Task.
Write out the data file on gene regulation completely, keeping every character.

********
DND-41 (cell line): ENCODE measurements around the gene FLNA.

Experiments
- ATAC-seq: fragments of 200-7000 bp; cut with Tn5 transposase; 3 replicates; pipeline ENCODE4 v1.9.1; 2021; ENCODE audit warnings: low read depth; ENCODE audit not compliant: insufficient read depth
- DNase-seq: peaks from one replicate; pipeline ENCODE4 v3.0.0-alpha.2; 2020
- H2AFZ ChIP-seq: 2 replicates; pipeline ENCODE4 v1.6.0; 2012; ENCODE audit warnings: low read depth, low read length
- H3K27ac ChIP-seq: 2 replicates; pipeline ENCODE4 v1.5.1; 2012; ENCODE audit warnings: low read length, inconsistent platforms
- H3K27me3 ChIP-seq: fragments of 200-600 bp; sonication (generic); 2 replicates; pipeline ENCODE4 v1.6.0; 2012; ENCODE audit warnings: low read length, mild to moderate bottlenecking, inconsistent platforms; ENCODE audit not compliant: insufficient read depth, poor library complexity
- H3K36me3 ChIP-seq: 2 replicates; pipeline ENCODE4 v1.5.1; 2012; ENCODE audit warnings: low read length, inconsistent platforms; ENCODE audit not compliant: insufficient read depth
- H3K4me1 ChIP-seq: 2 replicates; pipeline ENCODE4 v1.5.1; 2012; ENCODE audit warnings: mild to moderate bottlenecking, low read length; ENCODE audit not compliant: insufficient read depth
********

DND-41 (cell line): ENCODE measurements around the gene FLNA.

Experiments
- ATAC-seq: fragments of 200-7000 bp; cut with Tn5 transposase; 3 replicates; pipeline ENCODE4 v1.9.1; 2021; ENCODE audit warnings: low read depth; ENCODE audit not compliant: insufficient read depth
- DNase-seq: peaks from one replicate; pipeline ENCODE4 v3.0.0-alpha.2; 2020
- H2AFZ ChIP-seq: 2 replicates; pipeline ENCODE4 v1.6.0; 2012; ENCODE audit warnings: low read depth, low read length
- H3K27ac ChIP-seq: 2 replicates; pipeline ENCODE4 v1.5.1; 2012; ENCODE audit warnings: low read length, inconsistent platforms
- H3K27me3 ChIP-seq: fragments of 200-600 bp; sonication (generic); 2 replicates; pipeline ENCODE4 v1.6.0; 2012; ENCODE audit warnings: low read length, mild to moderate bottlenecking, inconsistent platforms; ENCODE audit not compliant: insufficient read depth, poor library complexity
- H3K36me3 ChIP-seq: 2 replicates; pipeline ENCODE4 v1.5.1; 2012; ENCODE audit warnings: low read length, inconsistent platforms; ENCODE audit not compliant: insufficient read depth
- H3K4me1 ChIP-seq: 2 replicates; pipeline ENCODE4 v1.5.1; 2012; ENCODE audit warnings: mild to moderate bottlenecking, low read length; ENCODE audit not compliant: insufficient read depth